WASHINGTON -- Speaking to the annual American Israel Public Affairs Committee policy conference Sunday morning, Sen. Lindsey Graham (R-S.C.) threatened to cut funding to the United Nations, who he believes is alienating Israel in the international community and tolerating anti-Semitism in Europe. His promise was met with applause and a standing ovation by the nearly 15,000 AIPAC members in attendance.
Though it wasn’t mentioned explicitly, a majority of lawmakers in Congress are protesting the Palestinian Authority's recent ascension to the International Criminal Court, the body responsible for prosecuting war crimes. The court, which has retroactive jurisdiction back to June 13, 2014, in Palestinian territories, would be able to investigate possible violations of the laws of war during last summer’s Gaza-Israel conflict. Graham was one of 75 senators who signed a letter to Secretary of State John Kerry in January, urging for a cessation of U.S. funding to the Palestinian Authority.
Graham also expressed his skepticism about the ongoing nuclear negotiations between Iran and the six-country team known as the P5+1. While Graham conceded that history would frown upon a Republican lawmaker who voted against a “good deal,” he expressed doubts in the negotiators’ ability to bring about an agreement that would be acceptable to Congress.
“I don’t really have a lot of faith in the Russians to get us to the promised land,” Graham said, referring to Russian membership in the P5+1.
As for the Iranians, “they lie, they cheat, they aren't trustworthy, they kill Americans, they would destroy Israel tomorrow if they could,” claimed Graham.
According to Graham, a “bad deal” is one that would allow Iran to maintain any enrichment program that is monitored only by the United Nations. “How does it make you feel,” he asked the audience, “that the only thing between Israel and Iran with a nuclear weapon is the UN?”
As a member of the Nuclear Non-Proliferation Treaty, Iran is allowed to maintain a peaceful nuclear enrichment program, as long as it complies with safeguards to verify compliance, such as inspections by the International Atomic Energy Agency, the UN’s nuclear watchdog.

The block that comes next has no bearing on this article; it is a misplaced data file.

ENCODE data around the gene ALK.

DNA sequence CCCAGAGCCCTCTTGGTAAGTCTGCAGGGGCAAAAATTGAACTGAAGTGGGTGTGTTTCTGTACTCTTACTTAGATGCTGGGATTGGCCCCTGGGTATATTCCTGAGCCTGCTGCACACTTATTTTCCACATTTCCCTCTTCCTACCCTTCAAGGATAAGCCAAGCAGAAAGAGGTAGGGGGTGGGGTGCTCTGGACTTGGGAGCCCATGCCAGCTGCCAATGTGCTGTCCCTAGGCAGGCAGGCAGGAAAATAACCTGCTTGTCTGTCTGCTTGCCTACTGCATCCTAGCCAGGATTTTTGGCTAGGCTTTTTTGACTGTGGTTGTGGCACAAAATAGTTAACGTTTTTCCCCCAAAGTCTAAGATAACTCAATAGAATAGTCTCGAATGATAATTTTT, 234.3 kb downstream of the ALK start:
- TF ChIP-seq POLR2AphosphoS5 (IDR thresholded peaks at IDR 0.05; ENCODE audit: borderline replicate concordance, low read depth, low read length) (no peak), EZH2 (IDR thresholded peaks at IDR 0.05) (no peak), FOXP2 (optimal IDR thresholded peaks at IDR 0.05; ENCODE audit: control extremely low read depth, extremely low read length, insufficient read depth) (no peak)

Graham is one of four senators who introduced new legislation on Friday that would prohibit the Obama administration from lifting sanctions against Iran within two months of reaching an agreement, in order to give Congress time to review and debate the deal. Meanwhile, sanctions relief has been a key requirement for any nuclear deal from the Iranians, whose economy has been heavily strained by years of international sanctions and plummeting oil prices.
Though he claimed support for a peaceful nuclear agreement with Iran, Graham repeated his opposition to restoring Iran’s economy. “As we have negotiated with the Iranians, they have toppled four Arab capitals,” he said, referencing what he believed was Iranian support for the Houthis in Yemen, Hezbollah in Lebanon, President Bashar al-Assad in Syria, and Shiite militias in Iraq.
“What do you think they would do with sanction relief? Build schools and hospitals?" Graham asked. "They would fund their military to wreak more unrest in the region.” What Graham failed to mention is that Washington and Tehran are tacitly fighting side by side in Iraq and Syria against the Islamic State.
In an unusual talking point, the senator pointed to Israel as an example of why Iran’s nuclear program should be restricted. “It’s common knowledge that Israel has a nuclear arsenal, yet not one Arab nation has felt the need to get a nuclear weapon as a result,” said Graham. He explained that if Iran possessed nuclear weapons, the Middle East would erupt in a nuclear arms race.
Though Israel has never officially confirmed its nuclear weapons program, it is widely believed that it developed weapons in the 1960s. Because it is not party to the Non-Proliferation Treaty, its program is not subject to international inspection.
In 2003, The Guardian learned that Saudi Arabia conducted a strategic review to determine if it was comfortable remaining under the nuclear umbrella protection of the U.S., or if it should develop nuclear weapon capabilities of its own. In addition to concern about Iran’s nuclear program, the Saudis expressed concern over Israel’s secret nuclear weapons and the lack of international pressure on Israel over their program.